Today’s post is something a little different – it’s not about fashion or beauty reviews. Today’s post is a tribute to my favorite veteran and the lessons that I learned from him.
My Grandpa spent the majority of his adult life in the military, serving in both Korea and Vietnam, and eventually deciding the Army was his career calling. I feel so blessed to have grown up listening to stories about his best friend Sarge, white haired gorillas he encountered overseas, and other war stories of the sort. My Grandpa had a knack for telling stories, and even though he repeated them sometimes, he would draw you in so much that you still needed to hear the ending. My grandpa loved God, his country, his wife, and his family. He was a great American, and I’m so fortunate for the time we were able to spend together. Here are five lessons that I learned from my Grandfather:
Stay calm under pressure. My grandfather was an EOD (Explosive Ordnance Disposal) Specialist; his job was to take apart bombs, defuse explosives, and things of that nature. There have been so many times in my life where I’ve been freaking out (like when I had to have tests run on my lymph nodes or even this morning when I had to give a presentation on social media to our board, elected officials, and the media) and reminded myself – My grandfather took apart bombs. I think I can handle this. It’s great for putting something minor in perspective or channeling the energy I need to get myself through something major.
Find a passion. Visiting my grandpa was always such a treat because his home and garden were beautiful. He was passionate about working in his garden, preparing delicious Southern meals, and creating things with wood. His eyes absolutely lit up when he was in his garden, and he always enjoyed telling me about things in his home that he had made. I’ve never liked tomatoes, but I always delighted in taking a bag of his homegrown tomatoes home to my mom.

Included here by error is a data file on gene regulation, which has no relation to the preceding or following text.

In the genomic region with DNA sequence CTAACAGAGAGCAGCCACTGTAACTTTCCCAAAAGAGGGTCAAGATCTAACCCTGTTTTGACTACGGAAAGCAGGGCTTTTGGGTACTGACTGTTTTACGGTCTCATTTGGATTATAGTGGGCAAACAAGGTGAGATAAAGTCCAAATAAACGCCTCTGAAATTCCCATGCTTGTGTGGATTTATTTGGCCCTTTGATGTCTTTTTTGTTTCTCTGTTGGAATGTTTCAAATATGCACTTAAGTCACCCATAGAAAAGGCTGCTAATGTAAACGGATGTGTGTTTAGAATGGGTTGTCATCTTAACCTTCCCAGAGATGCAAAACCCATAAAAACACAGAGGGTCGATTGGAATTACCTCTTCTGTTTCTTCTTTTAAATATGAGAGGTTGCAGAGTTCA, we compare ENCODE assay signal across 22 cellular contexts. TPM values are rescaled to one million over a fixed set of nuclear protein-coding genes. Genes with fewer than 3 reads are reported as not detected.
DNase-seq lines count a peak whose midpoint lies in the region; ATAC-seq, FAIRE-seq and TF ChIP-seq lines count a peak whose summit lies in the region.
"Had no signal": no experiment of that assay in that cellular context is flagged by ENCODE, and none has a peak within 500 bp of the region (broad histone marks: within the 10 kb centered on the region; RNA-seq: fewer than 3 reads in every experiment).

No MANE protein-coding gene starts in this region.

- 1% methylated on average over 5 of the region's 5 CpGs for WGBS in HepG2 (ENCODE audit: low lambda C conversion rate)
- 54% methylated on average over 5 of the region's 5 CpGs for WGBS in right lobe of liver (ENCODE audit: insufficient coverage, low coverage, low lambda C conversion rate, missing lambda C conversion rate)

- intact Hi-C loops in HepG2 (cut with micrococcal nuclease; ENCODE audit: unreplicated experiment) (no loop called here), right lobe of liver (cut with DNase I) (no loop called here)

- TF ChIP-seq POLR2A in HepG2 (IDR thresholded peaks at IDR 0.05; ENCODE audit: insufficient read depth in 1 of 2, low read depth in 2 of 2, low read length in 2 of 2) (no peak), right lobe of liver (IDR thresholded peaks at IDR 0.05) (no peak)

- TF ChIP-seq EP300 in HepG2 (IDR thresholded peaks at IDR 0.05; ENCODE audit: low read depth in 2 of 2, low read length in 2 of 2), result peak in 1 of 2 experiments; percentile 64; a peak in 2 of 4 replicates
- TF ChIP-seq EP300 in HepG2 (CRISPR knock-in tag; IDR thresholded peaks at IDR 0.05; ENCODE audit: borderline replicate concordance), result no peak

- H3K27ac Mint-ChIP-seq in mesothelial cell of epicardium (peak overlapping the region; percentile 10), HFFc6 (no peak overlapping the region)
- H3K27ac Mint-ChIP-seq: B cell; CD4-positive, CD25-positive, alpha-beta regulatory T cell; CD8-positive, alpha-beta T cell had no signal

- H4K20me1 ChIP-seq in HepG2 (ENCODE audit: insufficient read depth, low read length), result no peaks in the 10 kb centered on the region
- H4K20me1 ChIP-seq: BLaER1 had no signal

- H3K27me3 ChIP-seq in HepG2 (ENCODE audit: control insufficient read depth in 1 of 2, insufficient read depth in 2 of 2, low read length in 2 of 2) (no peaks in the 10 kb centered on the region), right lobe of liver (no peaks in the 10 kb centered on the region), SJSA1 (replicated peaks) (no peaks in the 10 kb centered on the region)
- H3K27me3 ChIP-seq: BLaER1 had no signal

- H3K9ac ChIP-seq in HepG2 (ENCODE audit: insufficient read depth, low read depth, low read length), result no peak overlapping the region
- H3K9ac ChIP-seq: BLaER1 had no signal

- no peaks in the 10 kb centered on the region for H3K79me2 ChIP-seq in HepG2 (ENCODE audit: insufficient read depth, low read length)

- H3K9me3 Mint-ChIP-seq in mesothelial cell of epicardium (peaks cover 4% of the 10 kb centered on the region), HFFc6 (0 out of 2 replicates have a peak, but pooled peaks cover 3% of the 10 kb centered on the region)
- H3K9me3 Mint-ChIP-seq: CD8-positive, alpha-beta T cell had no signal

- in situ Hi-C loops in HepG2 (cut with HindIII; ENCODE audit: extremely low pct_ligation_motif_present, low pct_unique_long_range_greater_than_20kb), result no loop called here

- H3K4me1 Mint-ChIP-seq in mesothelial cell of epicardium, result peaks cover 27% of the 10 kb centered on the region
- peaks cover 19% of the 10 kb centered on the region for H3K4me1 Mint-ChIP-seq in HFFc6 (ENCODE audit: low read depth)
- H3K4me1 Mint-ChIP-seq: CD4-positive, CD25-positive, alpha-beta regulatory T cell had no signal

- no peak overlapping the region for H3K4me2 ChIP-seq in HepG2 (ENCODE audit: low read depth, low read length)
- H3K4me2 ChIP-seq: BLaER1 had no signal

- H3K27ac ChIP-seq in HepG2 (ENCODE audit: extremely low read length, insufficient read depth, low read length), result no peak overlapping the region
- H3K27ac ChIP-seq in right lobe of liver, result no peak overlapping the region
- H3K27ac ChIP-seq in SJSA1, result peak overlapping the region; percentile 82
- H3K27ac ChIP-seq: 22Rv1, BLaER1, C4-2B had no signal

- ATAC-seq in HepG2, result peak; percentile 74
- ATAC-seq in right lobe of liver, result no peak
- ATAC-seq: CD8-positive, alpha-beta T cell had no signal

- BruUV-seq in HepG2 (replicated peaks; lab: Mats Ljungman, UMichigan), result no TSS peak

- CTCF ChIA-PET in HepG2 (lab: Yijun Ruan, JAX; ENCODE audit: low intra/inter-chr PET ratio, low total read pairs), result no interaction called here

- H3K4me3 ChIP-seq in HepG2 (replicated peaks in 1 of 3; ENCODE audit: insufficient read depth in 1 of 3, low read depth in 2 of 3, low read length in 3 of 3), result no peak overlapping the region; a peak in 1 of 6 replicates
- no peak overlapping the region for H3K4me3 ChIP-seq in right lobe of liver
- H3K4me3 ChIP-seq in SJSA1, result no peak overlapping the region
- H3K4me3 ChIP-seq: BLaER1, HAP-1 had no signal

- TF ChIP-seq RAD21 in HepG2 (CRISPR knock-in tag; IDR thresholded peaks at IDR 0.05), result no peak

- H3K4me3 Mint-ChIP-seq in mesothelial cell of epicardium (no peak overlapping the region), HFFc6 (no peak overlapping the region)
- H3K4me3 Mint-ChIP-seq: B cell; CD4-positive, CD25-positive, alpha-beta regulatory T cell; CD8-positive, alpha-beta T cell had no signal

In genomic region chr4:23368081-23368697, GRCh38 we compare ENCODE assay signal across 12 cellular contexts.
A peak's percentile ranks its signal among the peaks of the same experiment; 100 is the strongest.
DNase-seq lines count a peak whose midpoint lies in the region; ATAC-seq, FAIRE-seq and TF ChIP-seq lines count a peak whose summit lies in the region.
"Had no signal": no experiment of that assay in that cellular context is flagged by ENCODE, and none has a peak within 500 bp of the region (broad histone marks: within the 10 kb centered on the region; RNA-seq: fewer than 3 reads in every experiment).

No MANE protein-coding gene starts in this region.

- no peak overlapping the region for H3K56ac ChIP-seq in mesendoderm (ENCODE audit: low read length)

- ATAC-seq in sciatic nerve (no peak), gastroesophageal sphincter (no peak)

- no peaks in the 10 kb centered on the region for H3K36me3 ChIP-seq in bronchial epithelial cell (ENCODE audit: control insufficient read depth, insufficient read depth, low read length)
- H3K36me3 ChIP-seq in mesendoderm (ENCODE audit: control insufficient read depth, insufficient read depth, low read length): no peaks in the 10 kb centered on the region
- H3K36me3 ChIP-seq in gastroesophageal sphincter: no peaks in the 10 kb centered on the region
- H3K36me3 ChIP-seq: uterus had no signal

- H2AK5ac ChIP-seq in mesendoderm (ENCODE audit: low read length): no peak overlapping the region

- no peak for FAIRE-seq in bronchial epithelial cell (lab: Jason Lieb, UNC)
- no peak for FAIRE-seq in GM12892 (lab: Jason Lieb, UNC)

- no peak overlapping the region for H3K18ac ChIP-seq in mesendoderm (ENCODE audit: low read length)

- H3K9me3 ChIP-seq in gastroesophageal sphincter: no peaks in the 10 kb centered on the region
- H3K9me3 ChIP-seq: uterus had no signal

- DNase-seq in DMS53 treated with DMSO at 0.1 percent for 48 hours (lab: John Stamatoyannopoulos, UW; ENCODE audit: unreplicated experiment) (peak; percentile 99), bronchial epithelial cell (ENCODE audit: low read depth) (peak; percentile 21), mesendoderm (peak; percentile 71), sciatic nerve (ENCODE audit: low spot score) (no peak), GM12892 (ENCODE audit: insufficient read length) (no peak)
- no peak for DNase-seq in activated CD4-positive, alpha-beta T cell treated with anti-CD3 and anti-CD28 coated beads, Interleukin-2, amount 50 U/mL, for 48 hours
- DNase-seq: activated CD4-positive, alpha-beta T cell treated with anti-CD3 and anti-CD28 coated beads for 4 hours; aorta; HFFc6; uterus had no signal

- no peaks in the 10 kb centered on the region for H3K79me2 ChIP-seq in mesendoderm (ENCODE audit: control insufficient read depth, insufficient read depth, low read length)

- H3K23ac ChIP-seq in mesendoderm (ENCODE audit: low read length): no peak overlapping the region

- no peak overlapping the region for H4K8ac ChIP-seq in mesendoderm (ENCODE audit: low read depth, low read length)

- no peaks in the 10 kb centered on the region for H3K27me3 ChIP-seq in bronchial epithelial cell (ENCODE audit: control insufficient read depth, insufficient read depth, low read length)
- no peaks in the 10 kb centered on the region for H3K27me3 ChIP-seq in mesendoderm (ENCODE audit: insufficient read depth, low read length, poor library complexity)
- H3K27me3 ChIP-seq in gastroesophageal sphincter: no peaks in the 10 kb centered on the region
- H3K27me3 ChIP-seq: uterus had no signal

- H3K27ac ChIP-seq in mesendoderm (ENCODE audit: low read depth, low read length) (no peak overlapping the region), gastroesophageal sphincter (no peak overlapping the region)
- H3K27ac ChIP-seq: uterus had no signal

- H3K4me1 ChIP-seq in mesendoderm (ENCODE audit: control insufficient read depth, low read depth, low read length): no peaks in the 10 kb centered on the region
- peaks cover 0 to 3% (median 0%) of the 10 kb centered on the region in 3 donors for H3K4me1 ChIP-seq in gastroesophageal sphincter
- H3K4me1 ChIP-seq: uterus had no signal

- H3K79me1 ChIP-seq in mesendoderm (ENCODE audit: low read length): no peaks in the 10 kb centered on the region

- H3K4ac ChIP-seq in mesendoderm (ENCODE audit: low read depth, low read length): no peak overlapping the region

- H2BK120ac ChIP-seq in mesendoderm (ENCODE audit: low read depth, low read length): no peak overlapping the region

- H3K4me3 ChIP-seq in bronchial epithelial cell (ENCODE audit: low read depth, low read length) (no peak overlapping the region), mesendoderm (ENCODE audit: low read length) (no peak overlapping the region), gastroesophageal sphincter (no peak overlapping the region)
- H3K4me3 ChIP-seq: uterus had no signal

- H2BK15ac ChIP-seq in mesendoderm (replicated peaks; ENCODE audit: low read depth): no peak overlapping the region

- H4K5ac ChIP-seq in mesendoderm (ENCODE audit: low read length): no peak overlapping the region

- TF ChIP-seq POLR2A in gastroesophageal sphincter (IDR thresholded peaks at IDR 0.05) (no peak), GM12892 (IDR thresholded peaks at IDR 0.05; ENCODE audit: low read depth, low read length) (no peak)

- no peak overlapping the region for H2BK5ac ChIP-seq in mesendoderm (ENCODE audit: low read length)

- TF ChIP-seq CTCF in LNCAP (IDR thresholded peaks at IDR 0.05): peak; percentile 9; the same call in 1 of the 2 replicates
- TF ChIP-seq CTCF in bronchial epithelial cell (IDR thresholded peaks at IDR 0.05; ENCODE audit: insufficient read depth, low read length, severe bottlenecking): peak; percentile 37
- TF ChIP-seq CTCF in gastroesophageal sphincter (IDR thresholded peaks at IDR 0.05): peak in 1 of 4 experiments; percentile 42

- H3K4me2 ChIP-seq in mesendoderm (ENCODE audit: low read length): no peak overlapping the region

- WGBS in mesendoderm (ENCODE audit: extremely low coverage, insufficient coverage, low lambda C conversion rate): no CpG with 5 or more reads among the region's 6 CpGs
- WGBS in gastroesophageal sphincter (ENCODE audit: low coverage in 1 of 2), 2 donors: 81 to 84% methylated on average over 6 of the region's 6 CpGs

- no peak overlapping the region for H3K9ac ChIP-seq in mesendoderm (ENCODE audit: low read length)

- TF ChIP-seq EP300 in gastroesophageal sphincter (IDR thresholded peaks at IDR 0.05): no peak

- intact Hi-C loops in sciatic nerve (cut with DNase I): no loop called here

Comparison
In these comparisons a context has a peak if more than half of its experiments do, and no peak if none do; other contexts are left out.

Fight like hell. My grandfather had multiple cancer battles throughout his life. The summer before my junior year of college, I got the call that he had been hospitalized. They thought his cancer was back, and he didn’t really want to go through chemo and radiation again. The day that my grandfather passed, I spent the morning with him, then went to work and he went to his doctor’s appointment, where he scheduled his chemo and radiation. My grandfather wasn’t going to leave this world without a fight, and I admire that so much about him.
The good should always outweigh the bad. I never spent much time alone with my Grandpa until the last year of his life. When I went to visit him in the hospital, it was just me – my grandmother Katherine was taking care of her mother, my dad hadn’t made it into town yet, and my mom stayed in the car with my brother. My grandpa was so candid with me and told me things about his life that I never knew. The comment that really stuck with me was that he knew he had done a lot of “bad” things in his life, and that we’re human and we all do, but that he had also done a lot of good things in his life, more good than bad, and that we should always focus on the good things and strive to be good people.
At the end of your life, you want weathered hands. My grandfather was holding my hand at the hospital, and I made a comment about how bony my hands were due to my infusions. (I prefer getting IVs in my hands because getting them in my arm freaks me out.) He assured me that at the end of your life, you want your hands to be weathered. It’s okay if they’re bony, rough, or not pretty in the least bit, because that means you’ve experienced life, you’ve worked hard, and you’ve gotten your hands dirty. When you think about what you’ve done to get where you are, weathered hands don’t seem so bad.
Thank y’all for taking the time to read my tribute to my grandpa. Do you have a special veteran in your life? Don’t forget to thank a veteran for their service today!